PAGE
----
Heather discusses the availability of genomic testing as part of a treatment pathway for breast cancer in Scotland.
The aim of this discussion piece is to raise awareness of the existence of genomic testing. Genomic testing is available for some people after diagnosis and surgery. This may help you and your clinician make informed decisions about whether chemotherapy treatment should be considered for your specific cancer.
With over 4,700 women and ~30 men diagnosed each year (this link will take you away from our website) and annual incidence rates rising, breast cancer remains high on the Scottish healthcare agenda. Therefore, it is understandable that a continued focus on driving quality and improving outcomes in breast cancer is necessary. Specialist teams across Scotland provide annual quality performance updates and contribute to national cancer audit reports. Information such as improved survival rates and reductions in annual mortality are insights into the emphasis on improvement and give an indication of the complexity of managing breast cancer. The chances of living well after treatment are improving all the time, which means that the longer-term implications for people surviving cancer are becoming better understood. The balance of achieving the best possible outcome for every person whilst avoiding unnecessary long-term complications may be a consideration for the multi-disciplinary team managing your treatment plan.
The need for people to have information that can inform decisions during the planning and delivery of treatment is well recognised. A review of breast cancer services in one health board area earlier this year has led to a national report which has made a number of recommendations (this link will take you away from our website). In relation to public involvement the report highlighted the need for people to have access to the same high level of care and treatment no matter where they live. Crucially, people should also have the same level of involvement in decision making about their care. These recommendations fit well with the Chief Medical Officers’ vision for personalising realistic medicine, the central healthcare strategy for NHS Scotland (this link will take you away from our website).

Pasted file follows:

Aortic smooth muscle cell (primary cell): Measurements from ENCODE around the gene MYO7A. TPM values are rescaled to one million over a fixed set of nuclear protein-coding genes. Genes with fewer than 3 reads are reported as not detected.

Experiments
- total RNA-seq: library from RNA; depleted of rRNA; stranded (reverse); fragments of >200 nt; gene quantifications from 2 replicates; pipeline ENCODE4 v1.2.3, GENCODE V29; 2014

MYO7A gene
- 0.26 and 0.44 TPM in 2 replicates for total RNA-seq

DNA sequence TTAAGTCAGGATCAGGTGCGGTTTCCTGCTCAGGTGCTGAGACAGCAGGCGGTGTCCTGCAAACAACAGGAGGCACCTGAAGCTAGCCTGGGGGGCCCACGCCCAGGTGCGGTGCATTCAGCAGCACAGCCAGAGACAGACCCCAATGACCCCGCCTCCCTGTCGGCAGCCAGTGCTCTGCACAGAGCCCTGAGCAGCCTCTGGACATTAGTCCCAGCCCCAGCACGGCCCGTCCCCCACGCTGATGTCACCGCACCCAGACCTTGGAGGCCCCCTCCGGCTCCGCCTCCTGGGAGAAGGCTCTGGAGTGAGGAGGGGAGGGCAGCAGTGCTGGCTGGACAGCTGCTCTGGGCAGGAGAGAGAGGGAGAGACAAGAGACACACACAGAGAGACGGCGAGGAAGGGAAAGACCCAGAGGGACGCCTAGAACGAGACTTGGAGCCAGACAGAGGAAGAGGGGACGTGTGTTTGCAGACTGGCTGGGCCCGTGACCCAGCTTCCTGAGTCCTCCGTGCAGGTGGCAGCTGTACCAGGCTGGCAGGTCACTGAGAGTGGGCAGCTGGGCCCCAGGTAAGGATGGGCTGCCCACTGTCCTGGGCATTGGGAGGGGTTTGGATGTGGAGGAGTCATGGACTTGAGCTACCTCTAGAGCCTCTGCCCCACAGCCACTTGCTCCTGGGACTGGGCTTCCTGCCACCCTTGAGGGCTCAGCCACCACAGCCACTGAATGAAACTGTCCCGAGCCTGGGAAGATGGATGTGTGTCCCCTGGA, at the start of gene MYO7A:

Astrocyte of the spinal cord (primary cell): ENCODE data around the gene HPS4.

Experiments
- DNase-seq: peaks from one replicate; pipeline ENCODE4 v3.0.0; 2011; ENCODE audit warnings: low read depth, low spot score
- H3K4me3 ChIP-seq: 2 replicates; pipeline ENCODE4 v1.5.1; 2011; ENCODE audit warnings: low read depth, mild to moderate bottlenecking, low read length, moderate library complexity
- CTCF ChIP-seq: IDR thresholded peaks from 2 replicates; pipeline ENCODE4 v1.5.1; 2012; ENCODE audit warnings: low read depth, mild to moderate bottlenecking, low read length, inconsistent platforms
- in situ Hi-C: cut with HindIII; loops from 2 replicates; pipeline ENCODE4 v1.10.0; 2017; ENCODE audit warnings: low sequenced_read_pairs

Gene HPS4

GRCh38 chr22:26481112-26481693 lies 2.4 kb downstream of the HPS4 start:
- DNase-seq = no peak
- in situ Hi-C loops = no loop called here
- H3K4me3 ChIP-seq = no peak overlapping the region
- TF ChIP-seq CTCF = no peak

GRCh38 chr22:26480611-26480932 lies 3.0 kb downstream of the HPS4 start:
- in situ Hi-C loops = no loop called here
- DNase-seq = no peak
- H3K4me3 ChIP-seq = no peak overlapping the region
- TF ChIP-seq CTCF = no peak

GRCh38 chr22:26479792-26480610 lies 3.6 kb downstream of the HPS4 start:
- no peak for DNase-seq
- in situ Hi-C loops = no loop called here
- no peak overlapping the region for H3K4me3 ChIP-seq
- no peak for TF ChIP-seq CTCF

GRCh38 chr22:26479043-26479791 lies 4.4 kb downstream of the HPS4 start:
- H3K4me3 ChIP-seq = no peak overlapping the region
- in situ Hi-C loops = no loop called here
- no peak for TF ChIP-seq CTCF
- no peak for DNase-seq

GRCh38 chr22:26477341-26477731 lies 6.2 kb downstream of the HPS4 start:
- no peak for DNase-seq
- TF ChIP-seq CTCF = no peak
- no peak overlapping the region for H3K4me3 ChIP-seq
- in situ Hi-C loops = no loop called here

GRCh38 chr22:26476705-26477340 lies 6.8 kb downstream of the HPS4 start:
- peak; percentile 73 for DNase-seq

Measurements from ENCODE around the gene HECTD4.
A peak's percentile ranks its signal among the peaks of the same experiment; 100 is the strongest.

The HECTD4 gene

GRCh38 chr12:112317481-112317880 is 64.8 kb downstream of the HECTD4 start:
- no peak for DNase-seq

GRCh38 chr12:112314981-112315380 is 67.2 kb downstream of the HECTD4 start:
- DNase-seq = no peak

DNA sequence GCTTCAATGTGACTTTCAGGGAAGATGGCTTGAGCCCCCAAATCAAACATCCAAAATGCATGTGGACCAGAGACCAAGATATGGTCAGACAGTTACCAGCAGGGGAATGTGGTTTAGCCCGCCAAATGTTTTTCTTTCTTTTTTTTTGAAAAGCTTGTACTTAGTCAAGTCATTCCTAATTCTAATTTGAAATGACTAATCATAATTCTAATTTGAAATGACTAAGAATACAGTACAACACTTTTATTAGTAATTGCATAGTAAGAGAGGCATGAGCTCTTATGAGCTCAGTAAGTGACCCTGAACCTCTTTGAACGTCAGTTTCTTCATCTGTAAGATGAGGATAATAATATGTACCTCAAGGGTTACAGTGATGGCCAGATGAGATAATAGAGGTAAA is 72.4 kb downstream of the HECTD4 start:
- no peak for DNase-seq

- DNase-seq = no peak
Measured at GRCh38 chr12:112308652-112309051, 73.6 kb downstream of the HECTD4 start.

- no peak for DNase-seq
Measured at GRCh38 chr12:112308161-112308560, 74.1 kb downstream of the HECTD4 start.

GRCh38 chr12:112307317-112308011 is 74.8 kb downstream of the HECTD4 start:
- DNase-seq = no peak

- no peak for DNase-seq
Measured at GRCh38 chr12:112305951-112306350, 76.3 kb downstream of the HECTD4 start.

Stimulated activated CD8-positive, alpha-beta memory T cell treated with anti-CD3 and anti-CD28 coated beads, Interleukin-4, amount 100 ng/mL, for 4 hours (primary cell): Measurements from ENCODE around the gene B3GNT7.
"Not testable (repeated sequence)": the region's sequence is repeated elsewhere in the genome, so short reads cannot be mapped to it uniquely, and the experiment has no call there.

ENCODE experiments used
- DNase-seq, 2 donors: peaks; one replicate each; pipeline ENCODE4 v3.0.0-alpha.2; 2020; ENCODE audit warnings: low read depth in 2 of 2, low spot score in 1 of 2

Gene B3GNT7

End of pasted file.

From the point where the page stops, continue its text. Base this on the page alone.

The rationale for raising awareness at this time is in part due to the inclusion of a new measure for genomic testing published in the most recent quality performance indicator review for breast cancer (this link will take you away from our website). Therefore, your clinician may raise this topic with you at a follow-up appointment.
Currently, there is one test accepted for use in Scotland which was made available for people with ER positive, HER2 negative early breast cancer following an evidence-based evaluation by the Molecular Pathology Evaluation Panel in 2016 (this link will take you away from our website). It is differentiated by the ability to give information on both the possibility of the cancer recurring and of the likely benefit of chemotherapy treatment in addition to endocrine treatment. There are a few genomic tests available, therefore it is important to be aware that these tests differ in what information they can offer so the most appropriate test can be chosen for the individual.
If your healthcare professional discusses a genomic test with you it might be useful to have some questions in mind. Ideally, information should be provided consistently and in a way that is easily understood. It is our intent to develop public information resources led by people affected by cancer.